March 2016

Volume 33, Issue 1

A review of daycase GA services for Special Care patients at University Hospital, Bristol

Authors: T. Brooke R. Yates A. McIndoe S. Foy C. Sims S. Ali
doi: 10.1922/CDH_3708Ali03


This paper describes and discusses a review of adult special care dentistry day cases in a UK hospital over a two year period and makes recommendations for other such reviews and for practice. Dental public health competencies illustrated: oral health needs assessment and evaluation of dental health services. Key words: general anesthesia, special care, complex medical needs, hospital, United Kingdom Background Aim This review aimed to study the types and complexity of Special Care patients treated under GA at University Hospital, Bristol, UK, and the referral pathways by which they access the service. Service provision reviews such as these allow trusts to evaluate the need for such services in a hospital setting, and provide important information for commissioning of services and for workforce planning. Method From retrospective data available for patients seen between April 2011 and April 2013 on Special Care GA lists at University Hospital, Bristol, the following data were collected about each patient: age, referrer, special care needs of the patient, ASA physical status classification, capacity to consent for proposed treatment under the Mental Capacity Act 2005 (UK Government, 2005), reasonable adjustments made, treatment provided under anaesthetic, ongoing care provider and follow up plan. Analyses were descriptive. The 82 patients in this study were referred to the hospital Special Care service by the following primary care providers: 71% Committee (58) from thefor Community DentalDentistry, SA Specialist Advisory Special Care Service; 22% (18) by General Dental Practitioners; 7% curriculum: special care dentistry. London: SACSCD, Fa (6) by other professionals who had identified that these RCS(England). patients did not have access to routine dental care (4 UK Government (2005): The Mental Capacity Act. London: from General Medical Practitioners and 2 from specialist centres). Those patients’ ages ranged between 16 and 81years with the greatest number (39%) being in the 16 to 25 year old category (Figure 1). Number of patients Age group, years Special Care Dentistry seeks to address the oral health needs of people with a range of conditions which may result in their oral health being compromised either directly through the condition itself, or indirectly due to barriers to accessing care. Access to care may also be limited due to practitioners being unwilling or unable to provide routine dental care because of the lack of skills, experience, facilities or remuneration available to them (Fiske, 2006). There are a limited number of services where staff have the skills and expertise to manage Special Care patients with complex medical needs, behavioural challenges and consent issues who require treatment under general anaesthesia (GA). Results 16-25 26-35 36-45 46-55 56-65 66-75 >75 32 13 12 14 6 4 1 Figure 1. Age distribution of patients referred to the special Figure 1. Age distribution of patients referred to the special care d care department Regarding the medical complexity of the patients treated under GA, 89% were graded as 2 or above on the American Society of Anesthesiologists classification system (ASA, 2014) (Figure 2). This grade includes ASA category descriptor: Number of patients or those withand systemic disease potentially modifying complicating the anaesthetic plan, or dictating that the 1, normal healthy patient 9 risks of GA for the patient would outweigh the benefits of 44 2, patient with mildtreatment. systemic disease the proposed Of the patients seen, 83% were 3, patient severe systemic disease unablewith to themselves consent for their proposed treatment 29 under the Capacitydisease Act and required ‘best interest’ 4, patient withMental severe systemic 0 discussions regarding that is a constant threat to their life treatment options. Of the 82 patients, just 11 were of capable of consent the Act Figure 2. Distribution patients by ASAunder category and one required parental consent being aged under 18. Number of patients Correspondence to: Dr Shabnum Ali, School of Oral and Dental Sciences, Lower Maudlin Street, Bristol, BS1 2LY, UK. Email: shabnum. Extraction 71 [email protected] Restoration (Cons) 63 Scaling Blood Tests Implants Biopsy 39 16 1 1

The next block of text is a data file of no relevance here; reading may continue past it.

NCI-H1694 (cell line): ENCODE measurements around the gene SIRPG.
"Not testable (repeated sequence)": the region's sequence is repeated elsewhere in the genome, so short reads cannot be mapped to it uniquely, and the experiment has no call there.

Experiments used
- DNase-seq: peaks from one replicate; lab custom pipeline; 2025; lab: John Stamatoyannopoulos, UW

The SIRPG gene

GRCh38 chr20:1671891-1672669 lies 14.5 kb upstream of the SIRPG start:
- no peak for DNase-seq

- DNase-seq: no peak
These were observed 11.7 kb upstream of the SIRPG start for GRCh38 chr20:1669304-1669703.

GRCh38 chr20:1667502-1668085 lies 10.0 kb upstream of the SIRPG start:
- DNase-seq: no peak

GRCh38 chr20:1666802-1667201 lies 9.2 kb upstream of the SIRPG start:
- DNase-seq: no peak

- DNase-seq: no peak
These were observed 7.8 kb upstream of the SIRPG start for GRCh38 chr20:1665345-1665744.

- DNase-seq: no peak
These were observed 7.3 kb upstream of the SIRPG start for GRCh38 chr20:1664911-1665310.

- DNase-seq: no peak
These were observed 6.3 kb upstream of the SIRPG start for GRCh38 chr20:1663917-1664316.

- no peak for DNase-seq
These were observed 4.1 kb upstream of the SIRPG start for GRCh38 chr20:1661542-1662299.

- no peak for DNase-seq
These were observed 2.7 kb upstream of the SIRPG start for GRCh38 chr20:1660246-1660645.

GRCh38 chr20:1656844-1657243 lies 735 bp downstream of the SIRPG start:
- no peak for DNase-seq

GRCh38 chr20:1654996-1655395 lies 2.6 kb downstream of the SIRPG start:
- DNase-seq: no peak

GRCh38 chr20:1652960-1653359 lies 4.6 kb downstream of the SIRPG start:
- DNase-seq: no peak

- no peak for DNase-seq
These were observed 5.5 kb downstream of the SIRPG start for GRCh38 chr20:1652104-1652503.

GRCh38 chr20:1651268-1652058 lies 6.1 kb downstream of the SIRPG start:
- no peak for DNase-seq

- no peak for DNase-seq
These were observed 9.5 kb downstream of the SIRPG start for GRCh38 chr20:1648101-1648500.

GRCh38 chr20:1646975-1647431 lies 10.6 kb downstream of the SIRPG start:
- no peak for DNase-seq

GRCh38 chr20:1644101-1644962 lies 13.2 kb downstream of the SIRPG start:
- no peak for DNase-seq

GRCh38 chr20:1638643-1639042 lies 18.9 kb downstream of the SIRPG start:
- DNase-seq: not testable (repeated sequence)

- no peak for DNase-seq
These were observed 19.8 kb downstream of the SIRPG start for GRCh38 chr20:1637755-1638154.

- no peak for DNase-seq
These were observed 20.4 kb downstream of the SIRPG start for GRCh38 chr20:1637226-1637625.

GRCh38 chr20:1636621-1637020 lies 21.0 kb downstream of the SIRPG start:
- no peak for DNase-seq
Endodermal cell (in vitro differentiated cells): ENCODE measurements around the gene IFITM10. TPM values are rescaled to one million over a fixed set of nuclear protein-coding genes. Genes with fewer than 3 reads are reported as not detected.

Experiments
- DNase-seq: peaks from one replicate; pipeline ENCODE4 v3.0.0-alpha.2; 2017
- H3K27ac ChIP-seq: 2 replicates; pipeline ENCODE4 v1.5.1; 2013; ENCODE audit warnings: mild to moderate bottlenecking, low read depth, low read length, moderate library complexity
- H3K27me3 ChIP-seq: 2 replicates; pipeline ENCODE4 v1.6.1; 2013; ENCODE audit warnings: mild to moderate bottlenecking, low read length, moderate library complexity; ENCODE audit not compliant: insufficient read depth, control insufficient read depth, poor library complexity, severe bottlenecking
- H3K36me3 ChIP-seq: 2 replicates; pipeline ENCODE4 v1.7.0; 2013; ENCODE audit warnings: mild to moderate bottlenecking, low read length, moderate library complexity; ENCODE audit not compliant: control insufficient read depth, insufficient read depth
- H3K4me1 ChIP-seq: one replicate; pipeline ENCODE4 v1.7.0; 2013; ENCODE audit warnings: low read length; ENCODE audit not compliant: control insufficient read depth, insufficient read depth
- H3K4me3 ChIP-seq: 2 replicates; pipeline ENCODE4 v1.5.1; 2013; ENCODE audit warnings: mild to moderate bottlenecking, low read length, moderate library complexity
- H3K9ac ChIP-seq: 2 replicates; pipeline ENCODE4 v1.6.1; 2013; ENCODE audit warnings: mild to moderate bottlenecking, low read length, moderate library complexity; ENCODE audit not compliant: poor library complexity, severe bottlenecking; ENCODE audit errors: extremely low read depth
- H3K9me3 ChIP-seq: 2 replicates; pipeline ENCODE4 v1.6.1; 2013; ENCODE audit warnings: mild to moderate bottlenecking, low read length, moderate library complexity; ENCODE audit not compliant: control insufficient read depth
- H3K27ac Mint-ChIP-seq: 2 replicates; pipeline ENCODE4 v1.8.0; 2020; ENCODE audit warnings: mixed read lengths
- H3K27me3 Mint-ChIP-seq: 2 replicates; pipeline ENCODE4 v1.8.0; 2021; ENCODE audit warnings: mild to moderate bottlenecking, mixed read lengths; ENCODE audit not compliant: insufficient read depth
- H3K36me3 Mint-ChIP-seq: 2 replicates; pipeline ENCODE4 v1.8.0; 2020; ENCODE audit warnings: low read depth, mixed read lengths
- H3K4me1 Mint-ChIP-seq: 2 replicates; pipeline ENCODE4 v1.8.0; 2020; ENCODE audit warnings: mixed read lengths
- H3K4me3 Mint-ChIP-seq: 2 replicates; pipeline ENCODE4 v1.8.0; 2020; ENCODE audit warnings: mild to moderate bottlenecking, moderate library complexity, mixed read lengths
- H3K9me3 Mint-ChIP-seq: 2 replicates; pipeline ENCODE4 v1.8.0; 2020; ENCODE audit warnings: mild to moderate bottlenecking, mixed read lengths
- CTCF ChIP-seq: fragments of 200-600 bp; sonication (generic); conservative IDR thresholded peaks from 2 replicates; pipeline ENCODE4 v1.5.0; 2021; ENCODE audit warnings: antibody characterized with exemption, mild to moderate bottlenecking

Other articles in this issue

Article Pages Access
Editorial: An invitation to the European Association of Dental Public Health 21st birthday! 4-5 Download
A review of daycase GA services for Special Care patients at University Hospital, Bristol 6-8 Download
Evaluation of the telephone and clinical NHS urgent dental service in Sheffield 9-14 Download
Dental service provision by oral health therapists, dental hygienists and dental therapists in Australia: implications for workforce modelling 15-22 Download
Fluoride varnish or fluoride mouth rinse? A comparative study of two school-based programs 23-26 Download
A randomized controlled trial of cluster audit and feedback on the quality of dental sealant for rural schoolchildren 27-32 Download
Identifying and prioritising areas of child dental service need: a GIS-based approach 33-38 Download
Areca chewing among Sri Lankan adolescents 39-43 Download
Identification of barriers and beliefs influencing engagement by adult and teen Mexican-Americans in oral health behaviors 44-47 Download
Are oral health-related self-efficacy, knowledge and fatalism indicators for non-toothbrush ownership in a homeless population? 48-53 Download
Sense of coherence modifies the association between untreated dental caries and dental pain in low-social status women 54-59 Download
Oral cancer awareness in young South-Asian communities in London 60-65 Download


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